Karnofsky Performance Status Scale: An abbreviated table is presented below
KPS Value Level of Functional Capacity
100 Normal
90 Normal with minor signs and symptoms of disease
80 Normal with some signs or symptoms of disease
70 Cares for self but cannot do active work
60 Requires occasional care
50 Requires frequent care
40 Diasbled, requiring special care
30 Severely disabled, hospitalization indicated
20 Hospitalization necessary
10 Moribund
0 Dead
References:

1) Batchelor T, Curry WT. Clinical manifestations and initial surgical approach to patients with malignant gliomas. In:UpToDate, Rose, BD (Ed), UpToDate, Waltham, Ma, 2013.

2) Batchelor T, Louis DN. Pathogenesis and biology of malignant gliomas. In: UpToDate, Rose, BD (Ed), UpToDate, Waltham, Ma, 2013.

[/restab]
[restab title=”Follow-up”]

Follow-up

Follow up imaging is often performed as deemed clinically necessary, taking patient factors such as age and prognosis into account.[/restab]
[restab title=”Summary”]

Summary

1) Review the anatomy of the central nervous system
Cell Type Location Function/Description
Oligodendrocyte CNS Myelinate axons and provide electrical insulation
Schwann cell PNS Myelinate axons and provide electrical insulation. A series of cells will cover the axon, as opposed to oligodendrocytes which sheath parts of many different axons.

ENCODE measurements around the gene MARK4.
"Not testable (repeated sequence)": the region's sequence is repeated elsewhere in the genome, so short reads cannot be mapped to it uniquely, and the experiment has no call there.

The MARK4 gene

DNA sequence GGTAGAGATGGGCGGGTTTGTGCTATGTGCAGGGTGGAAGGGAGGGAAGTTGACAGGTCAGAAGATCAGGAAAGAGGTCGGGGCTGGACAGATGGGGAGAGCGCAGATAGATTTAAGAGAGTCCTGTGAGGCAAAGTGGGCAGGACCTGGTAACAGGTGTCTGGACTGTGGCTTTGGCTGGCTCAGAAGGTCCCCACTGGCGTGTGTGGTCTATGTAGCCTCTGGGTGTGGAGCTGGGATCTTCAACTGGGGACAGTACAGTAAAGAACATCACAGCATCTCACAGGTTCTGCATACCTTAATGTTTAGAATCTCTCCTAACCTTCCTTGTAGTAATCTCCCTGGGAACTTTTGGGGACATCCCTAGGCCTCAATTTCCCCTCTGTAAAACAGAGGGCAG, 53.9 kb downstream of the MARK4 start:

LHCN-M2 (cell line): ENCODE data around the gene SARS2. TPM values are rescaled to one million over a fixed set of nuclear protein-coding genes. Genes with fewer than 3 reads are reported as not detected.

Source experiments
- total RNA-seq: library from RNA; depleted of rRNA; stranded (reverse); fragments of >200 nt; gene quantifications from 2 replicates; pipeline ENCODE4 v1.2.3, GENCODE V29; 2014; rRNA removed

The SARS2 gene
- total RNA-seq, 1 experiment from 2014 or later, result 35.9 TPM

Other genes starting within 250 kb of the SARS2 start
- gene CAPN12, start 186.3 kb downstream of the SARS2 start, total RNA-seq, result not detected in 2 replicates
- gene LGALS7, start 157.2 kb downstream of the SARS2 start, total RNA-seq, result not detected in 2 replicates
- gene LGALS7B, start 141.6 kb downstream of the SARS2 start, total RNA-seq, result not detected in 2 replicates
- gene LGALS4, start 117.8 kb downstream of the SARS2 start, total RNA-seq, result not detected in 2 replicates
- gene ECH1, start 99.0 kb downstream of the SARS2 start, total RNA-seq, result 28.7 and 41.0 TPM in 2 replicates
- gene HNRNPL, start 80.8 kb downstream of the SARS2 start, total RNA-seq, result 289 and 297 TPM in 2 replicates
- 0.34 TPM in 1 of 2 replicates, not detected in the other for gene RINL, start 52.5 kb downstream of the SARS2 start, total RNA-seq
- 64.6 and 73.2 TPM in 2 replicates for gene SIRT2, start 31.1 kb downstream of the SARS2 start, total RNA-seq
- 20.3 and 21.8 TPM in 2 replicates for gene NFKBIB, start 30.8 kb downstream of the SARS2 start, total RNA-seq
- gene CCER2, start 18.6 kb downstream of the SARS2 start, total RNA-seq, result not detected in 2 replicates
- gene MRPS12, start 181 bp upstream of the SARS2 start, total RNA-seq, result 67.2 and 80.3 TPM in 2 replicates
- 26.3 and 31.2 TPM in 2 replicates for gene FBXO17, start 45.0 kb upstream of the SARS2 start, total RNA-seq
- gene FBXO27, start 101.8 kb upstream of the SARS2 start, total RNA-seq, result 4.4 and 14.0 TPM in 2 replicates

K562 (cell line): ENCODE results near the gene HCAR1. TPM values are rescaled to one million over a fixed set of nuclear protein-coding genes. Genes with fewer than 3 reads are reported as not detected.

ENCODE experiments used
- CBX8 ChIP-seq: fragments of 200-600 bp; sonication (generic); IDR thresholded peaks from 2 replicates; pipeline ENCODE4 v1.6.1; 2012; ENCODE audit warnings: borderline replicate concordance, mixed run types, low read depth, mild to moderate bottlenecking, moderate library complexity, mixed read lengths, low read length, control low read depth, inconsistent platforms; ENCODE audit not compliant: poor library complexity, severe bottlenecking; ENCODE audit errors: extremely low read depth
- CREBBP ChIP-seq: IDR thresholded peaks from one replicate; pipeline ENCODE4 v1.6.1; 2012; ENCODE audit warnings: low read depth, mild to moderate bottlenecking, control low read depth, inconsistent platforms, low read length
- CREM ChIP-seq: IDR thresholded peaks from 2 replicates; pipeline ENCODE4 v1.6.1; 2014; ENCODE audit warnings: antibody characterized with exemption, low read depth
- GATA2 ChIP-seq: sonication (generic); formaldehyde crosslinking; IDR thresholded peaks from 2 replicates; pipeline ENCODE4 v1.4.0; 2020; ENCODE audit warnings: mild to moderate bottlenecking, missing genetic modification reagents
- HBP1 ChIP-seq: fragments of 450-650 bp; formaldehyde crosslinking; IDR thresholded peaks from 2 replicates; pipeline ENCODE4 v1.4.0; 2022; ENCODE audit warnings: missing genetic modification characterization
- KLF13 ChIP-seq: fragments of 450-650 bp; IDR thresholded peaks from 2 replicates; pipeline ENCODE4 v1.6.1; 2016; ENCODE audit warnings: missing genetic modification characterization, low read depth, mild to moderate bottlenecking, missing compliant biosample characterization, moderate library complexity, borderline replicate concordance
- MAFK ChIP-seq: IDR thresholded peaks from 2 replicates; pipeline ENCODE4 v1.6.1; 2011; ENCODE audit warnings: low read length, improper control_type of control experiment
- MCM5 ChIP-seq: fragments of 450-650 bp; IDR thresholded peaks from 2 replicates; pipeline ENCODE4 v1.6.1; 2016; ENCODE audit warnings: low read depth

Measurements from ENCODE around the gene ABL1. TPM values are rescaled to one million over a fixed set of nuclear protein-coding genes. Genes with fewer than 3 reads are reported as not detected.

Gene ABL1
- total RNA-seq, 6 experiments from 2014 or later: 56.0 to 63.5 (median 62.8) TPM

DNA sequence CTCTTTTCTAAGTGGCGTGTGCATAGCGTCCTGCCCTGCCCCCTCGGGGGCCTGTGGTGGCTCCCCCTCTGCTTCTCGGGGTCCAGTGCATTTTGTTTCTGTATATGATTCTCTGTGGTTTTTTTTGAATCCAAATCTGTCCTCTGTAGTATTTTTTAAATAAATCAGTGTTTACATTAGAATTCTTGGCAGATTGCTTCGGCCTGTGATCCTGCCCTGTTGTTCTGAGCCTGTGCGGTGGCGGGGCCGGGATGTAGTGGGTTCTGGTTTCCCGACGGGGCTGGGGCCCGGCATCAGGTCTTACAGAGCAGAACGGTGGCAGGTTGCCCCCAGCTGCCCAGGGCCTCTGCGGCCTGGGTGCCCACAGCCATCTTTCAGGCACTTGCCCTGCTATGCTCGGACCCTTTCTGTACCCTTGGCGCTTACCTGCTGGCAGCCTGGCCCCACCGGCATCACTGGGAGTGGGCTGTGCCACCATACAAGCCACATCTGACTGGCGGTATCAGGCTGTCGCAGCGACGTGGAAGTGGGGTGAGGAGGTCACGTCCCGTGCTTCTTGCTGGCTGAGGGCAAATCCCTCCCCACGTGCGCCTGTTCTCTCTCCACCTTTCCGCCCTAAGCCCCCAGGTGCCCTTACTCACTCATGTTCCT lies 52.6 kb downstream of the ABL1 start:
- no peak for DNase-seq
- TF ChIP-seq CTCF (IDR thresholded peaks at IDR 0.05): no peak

Astrocyte CNS Responsible for repair processes and establishing the blood-brain-barrier. Are the most numerous of the CNS glial cells
Ependymal Cells CNS Single-layered columnar and cuboidal cells that  line the ventricles and central canal (the cavities)
Microglial Cells CNS Originating from bone marrow, have a protective, phagocytotic immune-based function in the CNS
Satellite Cell PNS Cover the PNS ganglia for support
2) Describe what signs and symptoms arise from brain lesions based on location

glioanat2

3) State the incidence of gliomas, and glioblastomas

Within astrocytomas, the glioblastomas are the most malignant glial tumour and represent 50% of all glial tumours. The incidence is 2 or 3 per 100,000 persons per year

4) State the risk factors for brain tumors

glioepi1

5) State the recommended screening procedure for brain tumor